Consider one approach to defining or generating the set of natural numbers (Russell, 1920). The set begins with 0. The next number is 1, which can be defined as the successor of 0 – as s(0). The next number is 2, which is the successor of 1 (s(1)), but is also the successor of the successor of 0 (s(s(0))). In other words, the successor function can be used to create the entire set of natural numbers: {0, s(0), s(s(0)), s(s(s(0))), … }.
The definition of the natural numbers using the successor function is an example of simple recursion. In general, a function is recursive in this sense when it operates by referring to itself. The expression s(s(0)) is recursive because to determine its value the first successor function must determine the value of the second successor function that is placed within the first function’s parentheses. That is, it is recursive because the successor function uses another version of itself. Note that this is the simplest notion of recursion. In the early 20^{th} century mathematicians began to use the term “recursion” to mean “computable”, which is a much more complicated concept.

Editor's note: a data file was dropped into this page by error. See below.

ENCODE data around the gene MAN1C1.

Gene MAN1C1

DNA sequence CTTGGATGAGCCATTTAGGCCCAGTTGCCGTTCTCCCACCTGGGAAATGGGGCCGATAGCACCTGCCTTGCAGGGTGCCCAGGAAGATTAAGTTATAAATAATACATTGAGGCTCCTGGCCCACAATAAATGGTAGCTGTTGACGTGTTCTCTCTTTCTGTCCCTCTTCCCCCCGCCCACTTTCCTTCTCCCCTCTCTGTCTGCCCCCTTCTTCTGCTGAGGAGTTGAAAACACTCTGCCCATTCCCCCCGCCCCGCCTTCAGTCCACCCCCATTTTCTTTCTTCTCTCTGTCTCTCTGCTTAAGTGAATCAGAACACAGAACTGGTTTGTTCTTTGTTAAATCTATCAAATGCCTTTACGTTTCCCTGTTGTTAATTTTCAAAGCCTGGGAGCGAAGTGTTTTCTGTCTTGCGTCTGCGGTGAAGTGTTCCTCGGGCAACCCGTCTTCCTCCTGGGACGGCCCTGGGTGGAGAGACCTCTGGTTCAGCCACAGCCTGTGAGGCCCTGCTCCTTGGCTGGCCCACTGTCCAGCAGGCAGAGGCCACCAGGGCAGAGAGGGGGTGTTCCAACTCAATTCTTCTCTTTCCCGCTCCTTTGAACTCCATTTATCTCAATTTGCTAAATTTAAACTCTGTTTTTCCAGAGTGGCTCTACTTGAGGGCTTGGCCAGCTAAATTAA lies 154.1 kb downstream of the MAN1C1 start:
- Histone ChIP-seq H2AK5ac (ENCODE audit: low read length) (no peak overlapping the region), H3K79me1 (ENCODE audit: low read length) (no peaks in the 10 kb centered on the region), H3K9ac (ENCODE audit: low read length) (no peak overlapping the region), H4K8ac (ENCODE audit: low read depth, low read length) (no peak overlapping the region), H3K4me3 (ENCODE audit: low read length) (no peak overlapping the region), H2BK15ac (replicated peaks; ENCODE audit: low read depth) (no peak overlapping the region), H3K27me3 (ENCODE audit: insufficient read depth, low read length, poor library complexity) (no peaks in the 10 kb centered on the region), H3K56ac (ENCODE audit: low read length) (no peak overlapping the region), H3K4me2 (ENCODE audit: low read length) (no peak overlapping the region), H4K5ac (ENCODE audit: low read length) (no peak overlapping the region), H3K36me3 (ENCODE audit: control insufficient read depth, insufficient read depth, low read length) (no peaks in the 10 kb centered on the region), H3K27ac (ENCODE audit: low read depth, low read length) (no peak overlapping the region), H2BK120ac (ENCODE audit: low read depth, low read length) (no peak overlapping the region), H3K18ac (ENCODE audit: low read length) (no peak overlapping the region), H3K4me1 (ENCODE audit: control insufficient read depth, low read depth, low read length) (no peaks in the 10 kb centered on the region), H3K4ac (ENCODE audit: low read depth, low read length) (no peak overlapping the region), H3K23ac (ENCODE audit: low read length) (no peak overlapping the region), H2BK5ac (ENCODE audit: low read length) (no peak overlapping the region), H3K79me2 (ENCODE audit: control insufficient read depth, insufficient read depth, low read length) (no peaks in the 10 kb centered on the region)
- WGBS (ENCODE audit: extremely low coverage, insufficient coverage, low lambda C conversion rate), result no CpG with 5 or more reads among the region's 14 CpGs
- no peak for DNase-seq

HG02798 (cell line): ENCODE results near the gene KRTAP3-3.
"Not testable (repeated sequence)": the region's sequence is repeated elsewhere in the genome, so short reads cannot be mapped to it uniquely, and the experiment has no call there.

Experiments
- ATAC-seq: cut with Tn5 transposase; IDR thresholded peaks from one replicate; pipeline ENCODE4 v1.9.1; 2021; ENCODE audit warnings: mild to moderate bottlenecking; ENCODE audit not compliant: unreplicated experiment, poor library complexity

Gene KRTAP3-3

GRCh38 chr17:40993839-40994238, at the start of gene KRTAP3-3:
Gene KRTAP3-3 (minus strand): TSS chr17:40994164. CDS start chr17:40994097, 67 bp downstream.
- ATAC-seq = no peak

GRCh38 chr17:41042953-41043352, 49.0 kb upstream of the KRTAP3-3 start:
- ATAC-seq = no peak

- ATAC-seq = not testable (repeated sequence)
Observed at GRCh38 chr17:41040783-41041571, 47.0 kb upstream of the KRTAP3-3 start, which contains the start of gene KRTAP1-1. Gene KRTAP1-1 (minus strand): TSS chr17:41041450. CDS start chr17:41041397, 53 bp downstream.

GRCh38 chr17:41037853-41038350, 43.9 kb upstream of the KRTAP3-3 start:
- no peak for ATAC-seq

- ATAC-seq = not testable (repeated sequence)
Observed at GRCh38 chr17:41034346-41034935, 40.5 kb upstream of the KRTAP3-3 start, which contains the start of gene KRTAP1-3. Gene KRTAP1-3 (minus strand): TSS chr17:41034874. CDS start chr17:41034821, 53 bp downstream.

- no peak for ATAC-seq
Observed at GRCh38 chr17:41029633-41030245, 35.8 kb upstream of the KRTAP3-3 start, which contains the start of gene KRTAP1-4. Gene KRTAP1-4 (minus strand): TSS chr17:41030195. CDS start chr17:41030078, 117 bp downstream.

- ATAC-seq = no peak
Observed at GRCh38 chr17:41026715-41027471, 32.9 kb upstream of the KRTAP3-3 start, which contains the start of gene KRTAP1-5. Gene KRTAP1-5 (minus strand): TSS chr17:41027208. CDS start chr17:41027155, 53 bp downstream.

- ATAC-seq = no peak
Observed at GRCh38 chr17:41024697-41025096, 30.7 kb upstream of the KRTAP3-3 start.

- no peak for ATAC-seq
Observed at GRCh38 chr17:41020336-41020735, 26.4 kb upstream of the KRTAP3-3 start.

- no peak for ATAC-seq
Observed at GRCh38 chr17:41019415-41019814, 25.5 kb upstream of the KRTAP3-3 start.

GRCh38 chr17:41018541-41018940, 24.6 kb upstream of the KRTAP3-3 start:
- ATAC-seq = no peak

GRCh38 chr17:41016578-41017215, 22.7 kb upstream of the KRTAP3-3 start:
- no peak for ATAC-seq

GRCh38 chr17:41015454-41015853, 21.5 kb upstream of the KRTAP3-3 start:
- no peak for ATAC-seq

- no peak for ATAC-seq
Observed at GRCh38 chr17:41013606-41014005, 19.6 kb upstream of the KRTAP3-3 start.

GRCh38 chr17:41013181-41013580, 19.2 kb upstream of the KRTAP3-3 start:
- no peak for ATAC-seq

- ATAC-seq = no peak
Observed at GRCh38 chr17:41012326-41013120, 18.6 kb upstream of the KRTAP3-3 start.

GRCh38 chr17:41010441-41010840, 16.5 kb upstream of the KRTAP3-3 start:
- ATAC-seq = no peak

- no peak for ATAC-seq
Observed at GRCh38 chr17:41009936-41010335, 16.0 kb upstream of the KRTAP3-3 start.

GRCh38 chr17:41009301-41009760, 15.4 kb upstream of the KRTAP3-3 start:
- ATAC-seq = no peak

Recursion is one method by which a finite system (like the DedekindPeano axioms) can produce infinite variety (like the set of natural numbers) (Russell, 1920). In other words, cognitive scientists use recursion to show how the creativity of language can be generated by finite devices, and use this approach to support the claim that cognition is information processing – and to argue against Cartesian dualism.
References:

Russell, B. (1920/1993). Introduction To Mathematical Philosophy. New York: Dover Publications.
(Added September 2010)